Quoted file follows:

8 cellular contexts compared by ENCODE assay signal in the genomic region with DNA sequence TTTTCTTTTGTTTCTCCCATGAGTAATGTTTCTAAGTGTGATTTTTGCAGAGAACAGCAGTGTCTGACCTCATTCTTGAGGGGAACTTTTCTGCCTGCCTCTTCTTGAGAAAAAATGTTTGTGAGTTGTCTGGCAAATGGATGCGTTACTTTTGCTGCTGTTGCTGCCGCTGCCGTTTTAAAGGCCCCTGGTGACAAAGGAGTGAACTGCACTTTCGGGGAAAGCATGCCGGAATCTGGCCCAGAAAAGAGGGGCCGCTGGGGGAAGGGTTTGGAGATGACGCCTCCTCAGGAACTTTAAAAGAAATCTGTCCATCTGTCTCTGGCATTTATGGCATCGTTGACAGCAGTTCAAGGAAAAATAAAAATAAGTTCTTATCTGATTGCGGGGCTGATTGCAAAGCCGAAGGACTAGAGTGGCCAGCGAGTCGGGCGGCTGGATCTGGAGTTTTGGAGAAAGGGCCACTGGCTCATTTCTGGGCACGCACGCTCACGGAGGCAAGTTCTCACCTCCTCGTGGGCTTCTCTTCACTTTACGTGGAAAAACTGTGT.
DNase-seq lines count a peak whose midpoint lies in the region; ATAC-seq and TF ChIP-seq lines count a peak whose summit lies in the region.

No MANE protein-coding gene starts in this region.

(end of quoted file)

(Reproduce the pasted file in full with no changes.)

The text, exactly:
8 cellular contexts compared by ENCODE assay signal in the genomic region with DNA sequence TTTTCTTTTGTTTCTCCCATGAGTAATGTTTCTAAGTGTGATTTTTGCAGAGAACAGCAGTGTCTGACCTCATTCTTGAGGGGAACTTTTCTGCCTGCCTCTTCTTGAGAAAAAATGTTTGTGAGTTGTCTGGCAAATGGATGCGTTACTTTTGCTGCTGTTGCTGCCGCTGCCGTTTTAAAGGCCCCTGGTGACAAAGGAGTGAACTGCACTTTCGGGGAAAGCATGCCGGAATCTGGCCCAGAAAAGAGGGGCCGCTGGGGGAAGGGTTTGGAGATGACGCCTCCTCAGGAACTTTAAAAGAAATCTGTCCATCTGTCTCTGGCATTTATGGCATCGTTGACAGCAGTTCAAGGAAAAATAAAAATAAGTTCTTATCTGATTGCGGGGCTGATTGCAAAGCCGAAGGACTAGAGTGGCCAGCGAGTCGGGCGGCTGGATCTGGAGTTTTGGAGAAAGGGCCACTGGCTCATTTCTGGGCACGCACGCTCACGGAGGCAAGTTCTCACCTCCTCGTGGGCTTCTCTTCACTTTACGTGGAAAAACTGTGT.
DNase-seq lines count a peak whose midpoint lies in the region; ATAC-seq and TF ChIP-seq lines count a peak whose summit lies in the region.

No MANE protein-coding gene starts in this region.